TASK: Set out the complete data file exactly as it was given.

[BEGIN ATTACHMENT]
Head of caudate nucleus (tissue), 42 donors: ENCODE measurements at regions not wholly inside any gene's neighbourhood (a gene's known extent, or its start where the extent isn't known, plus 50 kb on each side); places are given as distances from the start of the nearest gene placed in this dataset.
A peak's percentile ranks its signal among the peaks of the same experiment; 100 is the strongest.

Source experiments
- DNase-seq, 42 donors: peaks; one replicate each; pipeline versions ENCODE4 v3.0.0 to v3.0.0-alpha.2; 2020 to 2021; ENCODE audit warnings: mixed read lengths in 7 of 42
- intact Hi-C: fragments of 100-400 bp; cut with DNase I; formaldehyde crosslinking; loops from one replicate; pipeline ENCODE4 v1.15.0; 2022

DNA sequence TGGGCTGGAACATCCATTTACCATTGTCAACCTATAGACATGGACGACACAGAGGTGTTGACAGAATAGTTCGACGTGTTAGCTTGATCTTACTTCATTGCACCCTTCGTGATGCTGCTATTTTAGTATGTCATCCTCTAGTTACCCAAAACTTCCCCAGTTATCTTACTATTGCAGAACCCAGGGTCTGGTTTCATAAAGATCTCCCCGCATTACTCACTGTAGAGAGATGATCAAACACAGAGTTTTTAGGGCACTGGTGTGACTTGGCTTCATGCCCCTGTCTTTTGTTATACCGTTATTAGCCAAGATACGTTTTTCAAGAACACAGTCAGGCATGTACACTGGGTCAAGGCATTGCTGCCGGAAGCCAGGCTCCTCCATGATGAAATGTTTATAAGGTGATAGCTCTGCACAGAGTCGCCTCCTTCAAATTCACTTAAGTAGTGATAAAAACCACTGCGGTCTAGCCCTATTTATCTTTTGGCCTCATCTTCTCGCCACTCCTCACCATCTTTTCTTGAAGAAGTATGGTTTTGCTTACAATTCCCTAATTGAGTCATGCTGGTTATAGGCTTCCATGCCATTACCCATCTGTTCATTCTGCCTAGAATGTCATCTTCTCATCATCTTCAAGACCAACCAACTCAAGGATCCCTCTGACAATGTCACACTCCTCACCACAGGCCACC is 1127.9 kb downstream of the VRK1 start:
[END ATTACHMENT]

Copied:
Head of caudate nucleus (tissue), 42 donors: ENCODE measurements at regions not wholly inside any gene's neighbourhood (a gene's known extent, or its start where the extent isn't known, plus 50 kb on each side); places are given as distances from the start of the nearest gene placed in this dataset.
A peak's percentile ranks its signal among the peaks of the same experiment; 100 is the strongest.

Source experiments
- DNase-seq, 42 donors: peaks; one replicate each; pipeline versions ENCODE4 v3.0.0 to v3.0.0-alpha.2; 2020 to 2021; ENCODE audit warnings: mixed read lengths in 7 of 42
- intact Hi-C: fragments of 100-400 bp; cut with DNase I; formaldehyde crosslinking; loops from one replicate; pipeline ENCODE4 v1.15.0; 2022

DNA sequence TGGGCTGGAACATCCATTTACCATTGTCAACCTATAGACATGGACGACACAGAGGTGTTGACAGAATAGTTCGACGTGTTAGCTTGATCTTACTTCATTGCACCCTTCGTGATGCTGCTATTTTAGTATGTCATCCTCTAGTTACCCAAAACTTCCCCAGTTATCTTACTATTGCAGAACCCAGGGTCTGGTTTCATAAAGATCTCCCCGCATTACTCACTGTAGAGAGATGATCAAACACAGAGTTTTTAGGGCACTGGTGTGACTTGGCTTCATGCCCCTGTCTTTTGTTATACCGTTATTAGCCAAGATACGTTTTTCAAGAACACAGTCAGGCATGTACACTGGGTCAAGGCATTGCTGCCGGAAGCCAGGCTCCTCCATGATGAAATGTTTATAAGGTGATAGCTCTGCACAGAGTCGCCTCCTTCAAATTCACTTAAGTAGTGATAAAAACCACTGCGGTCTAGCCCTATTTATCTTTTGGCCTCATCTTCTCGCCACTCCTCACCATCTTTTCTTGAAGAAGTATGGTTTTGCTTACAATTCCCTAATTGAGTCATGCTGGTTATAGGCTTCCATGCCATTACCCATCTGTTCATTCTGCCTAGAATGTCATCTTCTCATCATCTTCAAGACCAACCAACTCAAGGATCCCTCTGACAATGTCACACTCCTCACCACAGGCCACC is 1127.9 kb downstream of the VRK1 start: